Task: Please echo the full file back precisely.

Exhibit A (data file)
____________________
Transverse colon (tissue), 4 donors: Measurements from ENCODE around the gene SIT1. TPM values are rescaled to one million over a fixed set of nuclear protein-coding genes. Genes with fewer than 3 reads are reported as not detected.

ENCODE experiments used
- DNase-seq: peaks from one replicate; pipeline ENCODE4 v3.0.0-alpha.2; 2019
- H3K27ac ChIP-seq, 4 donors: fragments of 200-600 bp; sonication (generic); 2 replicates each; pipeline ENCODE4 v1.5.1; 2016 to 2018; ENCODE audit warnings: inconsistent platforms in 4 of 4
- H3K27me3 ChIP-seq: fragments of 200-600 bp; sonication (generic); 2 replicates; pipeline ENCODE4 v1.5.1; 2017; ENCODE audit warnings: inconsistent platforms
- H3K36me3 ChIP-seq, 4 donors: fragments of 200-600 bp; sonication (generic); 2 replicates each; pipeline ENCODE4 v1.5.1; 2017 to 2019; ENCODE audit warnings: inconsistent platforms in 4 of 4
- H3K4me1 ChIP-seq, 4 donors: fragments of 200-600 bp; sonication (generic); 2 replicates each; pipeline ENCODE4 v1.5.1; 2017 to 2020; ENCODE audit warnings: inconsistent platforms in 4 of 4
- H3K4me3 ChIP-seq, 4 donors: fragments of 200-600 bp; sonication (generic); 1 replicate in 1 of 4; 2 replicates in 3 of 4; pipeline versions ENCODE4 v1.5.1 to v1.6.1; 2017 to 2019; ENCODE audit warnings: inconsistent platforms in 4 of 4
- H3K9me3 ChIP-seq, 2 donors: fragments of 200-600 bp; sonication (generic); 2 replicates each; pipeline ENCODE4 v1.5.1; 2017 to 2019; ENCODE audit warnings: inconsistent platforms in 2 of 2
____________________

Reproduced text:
Transverse colon (tissue), 4 donors: Measurements from ENCODE around the gene SIT1. TPM values are rescaled to one million over a fixed set of nuclear protein-coding genes. Genes with fewer than 3 reads are reported as not detected.

ENCODE experiments used
- DNase-seq: peaks from one replicate; pipeline ENCODE4 v3.0.0-alpha.2; 2019
- H3K27ac ChIP-seq, 4 donors: fragments of 200-600 bp; sonication (generic); 2 replicates each; pipeline ENCODE4 v1.5.1; 2016 to 2018; ENCODE audit warnings: inconsistent platforms in 4 of 4
- H3K27me3 ChIP-seq: fragments of 200-600 bp; sonication (generic); 2 replicates; pipeline ENCODE4 v1.5.1; 2017; ENCODE audit warnings: inconsistent platforms
- H3K36me3 ChIP-seq, 4 donors: fragments of 200-600 bp; sonication (generic); 2 replicates each; pipeline ENCODE4 v1.5.1; 2017 to 2019; ENCODE audit warnings: inconsistent platforms in 4 of 4
- H3K4me1 ChIP-seq, 4 donors: fragments of 200-600 bp; sonication (generic); 2 replicates each; pipeline ENCODE4 v1.5.1; 2017 to 2020; ENCODE audit warnings: inconsistent platforms in 4 of 4
- H3K4me3 ChIP-seq, 4 donors: fragments of 200-600 bp; sonication (generic); 1 replicate in 1 of 4; 2 replicates in 3 of 4; pipeline versions ENCODE4 v1.5.1 to v1.6.1; 2017 to 2019; ENCODE audit warnings: inconsistent platforms in 4 of 4
- H3K9me3 ChIP-seq, 2 donors: fragments of 200-600 bp; sonication (generic); 2 replicates each; pipeline ENCODE4 v1.5.1; 2017 to 2019; ENCODE audit warnings: inconsistent platforms in 2 of 2